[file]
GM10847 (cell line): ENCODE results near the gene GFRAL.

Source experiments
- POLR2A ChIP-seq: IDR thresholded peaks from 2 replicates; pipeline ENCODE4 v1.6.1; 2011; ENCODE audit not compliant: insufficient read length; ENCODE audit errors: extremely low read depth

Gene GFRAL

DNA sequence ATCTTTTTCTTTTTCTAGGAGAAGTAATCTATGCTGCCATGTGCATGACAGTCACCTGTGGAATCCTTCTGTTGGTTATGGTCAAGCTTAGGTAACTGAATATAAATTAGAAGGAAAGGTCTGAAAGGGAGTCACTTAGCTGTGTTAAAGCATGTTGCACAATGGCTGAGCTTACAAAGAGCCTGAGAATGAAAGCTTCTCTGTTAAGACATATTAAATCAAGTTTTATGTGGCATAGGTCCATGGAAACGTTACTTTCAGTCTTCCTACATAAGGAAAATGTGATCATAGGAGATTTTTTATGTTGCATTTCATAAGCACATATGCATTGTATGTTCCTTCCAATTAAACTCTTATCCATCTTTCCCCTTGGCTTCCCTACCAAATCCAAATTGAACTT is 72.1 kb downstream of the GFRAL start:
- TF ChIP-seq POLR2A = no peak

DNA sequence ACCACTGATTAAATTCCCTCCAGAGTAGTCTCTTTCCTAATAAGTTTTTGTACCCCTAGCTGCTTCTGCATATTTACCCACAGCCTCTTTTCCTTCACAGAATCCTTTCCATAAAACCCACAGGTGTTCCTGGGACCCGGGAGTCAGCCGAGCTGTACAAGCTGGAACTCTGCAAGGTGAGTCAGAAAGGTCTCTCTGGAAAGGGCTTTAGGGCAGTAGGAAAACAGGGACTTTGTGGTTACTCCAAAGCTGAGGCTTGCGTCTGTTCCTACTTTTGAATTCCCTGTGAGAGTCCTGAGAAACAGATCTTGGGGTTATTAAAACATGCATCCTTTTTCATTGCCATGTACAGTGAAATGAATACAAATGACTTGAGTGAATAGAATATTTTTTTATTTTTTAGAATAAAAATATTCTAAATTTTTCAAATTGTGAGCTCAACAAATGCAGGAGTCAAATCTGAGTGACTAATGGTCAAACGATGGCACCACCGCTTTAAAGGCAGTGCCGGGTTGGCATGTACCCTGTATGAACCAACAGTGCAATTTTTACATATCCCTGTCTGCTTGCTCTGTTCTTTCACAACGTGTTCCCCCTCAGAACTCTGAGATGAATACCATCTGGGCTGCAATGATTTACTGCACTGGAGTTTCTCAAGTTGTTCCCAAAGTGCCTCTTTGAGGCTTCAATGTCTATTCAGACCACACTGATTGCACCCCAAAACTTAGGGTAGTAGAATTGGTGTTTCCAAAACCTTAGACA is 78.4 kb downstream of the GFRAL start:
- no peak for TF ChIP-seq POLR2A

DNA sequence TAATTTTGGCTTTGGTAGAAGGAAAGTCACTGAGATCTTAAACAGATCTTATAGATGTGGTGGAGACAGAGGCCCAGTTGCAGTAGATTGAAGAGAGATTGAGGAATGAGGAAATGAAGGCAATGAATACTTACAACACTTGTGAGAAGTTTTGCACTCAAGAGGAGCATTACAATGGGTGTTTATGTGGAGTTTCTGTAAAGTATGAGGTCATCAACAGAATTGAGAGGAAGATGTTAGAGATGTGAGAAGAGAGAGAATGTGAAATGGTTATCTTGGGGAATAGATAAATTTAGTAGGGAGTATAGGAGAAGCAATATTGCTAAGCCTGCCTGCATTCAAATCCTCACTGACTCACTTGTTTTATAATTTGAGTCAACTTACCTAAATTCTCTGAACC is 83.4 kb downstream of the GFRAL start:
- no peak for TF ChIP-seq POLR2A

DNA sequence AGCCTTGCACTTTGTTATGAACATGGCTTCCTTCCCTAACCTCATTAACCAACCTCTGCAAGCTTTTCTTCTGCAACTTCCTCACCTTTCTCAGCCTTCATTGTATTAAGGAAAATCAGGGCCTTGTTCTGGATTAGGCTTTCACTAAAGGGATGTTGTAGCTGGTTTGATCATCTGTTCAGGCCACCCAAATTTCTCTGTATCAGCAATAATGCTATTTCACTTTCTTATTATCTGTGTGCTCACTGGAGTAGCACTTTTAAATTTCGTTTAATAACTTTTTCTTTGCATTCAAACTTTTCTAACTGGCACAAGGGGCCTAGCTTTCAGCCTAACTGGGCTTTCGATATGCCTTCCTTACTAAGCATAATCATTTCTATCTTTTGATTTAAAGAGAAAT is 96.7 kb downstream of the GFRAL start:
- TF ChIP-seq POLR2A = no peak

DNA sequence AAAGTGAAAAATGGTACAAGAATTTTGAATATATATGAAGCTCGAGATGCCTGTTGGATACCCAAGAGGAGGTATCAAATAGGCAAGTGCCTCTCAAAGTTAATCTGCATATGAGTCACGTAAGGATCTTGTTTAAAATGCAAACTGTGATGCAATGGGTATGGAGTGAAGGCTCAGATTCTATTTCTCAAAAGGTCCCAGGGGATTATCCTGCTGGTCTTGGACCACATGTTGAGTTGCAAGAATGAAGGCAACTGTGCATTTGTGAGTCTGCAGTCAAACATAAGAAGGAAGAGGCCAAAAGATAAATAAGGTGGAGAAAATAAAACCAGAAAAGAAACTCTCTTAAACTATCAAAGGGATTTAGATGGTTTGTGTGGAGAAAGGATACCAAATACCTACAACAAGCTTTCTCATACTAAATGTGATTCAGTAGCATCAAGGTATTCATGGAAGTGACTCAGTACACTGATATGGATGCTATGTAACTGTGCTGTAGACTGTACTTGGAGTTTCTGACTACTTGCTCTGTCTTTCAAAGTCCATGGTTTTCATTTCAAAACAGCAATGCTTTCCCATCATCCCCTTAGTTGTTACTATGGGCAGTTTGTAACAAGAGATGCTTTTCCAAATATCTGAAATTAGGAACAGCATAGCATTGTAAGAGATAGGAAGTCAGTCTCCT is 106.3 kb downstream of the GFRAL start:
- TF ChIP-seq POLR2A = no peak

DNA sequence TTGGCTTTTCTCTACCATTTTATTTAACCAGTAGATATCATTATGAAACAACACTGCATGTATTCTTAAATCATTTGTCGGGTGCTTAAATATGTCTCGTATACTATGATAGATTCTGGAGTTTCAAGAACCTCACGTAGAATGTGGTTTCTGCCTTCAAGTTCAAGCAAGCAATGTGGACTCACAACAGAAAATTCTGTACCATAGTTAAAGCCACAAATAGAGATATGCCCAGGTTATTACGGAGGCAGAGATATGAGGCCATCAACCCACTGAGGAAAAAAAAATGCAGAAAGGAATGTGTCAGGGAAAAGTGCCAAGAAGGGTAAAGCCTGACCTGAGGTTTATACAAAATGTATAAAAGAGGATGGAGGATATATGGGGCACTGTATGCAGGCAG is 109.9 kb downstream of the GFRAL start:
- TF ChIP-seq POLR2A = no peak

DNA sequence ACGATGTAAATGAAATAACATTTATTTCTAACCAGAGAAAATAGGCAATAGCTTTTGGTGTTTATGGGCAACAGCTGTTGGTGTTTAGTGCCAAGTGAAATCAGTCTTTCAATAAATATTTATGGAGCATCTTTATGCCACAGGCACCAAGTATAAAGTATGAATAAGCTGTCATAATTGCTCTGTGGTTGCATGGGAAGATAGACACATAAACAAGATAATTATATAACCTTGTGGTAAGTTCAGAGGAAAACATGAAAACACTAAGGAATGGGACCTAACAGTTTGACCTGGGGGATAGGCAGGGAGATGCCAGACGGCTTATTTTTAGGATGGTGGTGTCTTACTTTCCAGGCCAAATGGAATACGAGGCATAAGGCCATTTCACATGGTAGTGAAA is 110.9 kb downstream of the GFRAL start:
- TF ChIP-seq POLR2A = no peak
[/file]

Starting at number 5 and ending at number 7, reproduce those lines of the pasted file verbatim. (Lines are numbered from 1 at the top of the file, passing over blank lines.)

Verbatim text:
DNA sequence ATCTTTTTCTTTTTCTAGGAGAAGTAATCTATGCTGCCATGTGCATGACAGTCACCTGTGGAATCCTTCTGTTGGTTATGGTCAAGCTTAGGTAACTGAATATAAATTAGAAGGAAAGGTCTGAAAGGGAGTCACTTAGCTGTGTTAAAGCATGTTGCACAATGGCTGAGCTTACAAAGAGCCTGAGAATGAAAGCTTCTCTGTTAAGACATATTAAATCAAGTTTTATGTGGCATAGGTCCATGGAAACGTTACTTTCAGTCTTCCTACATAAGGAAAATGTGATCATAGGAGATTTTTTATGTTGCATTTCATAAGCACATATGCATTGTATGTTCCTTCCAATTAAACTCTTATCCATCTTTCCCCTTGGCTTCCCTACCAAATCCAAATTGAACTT is 72.1 kb downstream of the GFRAL start:
- TF ChIP-seq POLR2A = no peak

DNA sequence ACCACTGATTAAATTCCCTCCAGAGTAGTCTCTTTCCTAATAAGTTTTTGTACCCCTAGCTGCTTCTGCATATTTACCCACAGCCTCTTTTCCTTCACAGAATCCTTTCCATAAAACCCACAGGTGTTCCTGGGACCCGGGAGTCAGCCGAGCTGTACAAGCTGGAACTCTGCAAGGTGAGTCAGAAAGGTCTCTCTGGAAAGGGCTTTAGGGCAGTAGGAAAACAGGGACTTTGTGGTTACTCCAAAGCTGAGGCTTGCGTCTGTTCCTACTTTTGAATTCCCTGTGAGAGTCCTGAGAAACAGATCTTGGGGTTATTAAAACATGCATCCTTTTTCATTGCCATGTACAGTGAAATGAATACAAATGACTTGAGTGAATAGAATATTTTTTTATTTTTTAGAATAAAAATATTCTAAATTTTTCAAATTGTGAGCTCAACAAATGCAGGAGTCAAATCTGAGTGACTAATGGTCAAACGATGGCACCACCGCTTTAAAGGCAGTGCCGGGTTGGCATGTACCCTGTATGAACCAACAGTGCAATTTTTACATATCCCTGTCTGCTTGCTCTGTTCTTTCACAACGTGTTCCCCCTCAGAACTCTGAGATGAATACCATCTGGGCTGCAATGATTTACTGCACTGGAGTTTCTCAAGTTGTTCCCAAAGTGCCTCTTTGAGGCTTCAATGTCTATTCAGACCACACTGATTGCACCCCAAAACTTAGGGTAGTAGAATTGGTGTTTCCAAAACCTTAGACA is 78.4 kb downstream of the GFRAL start: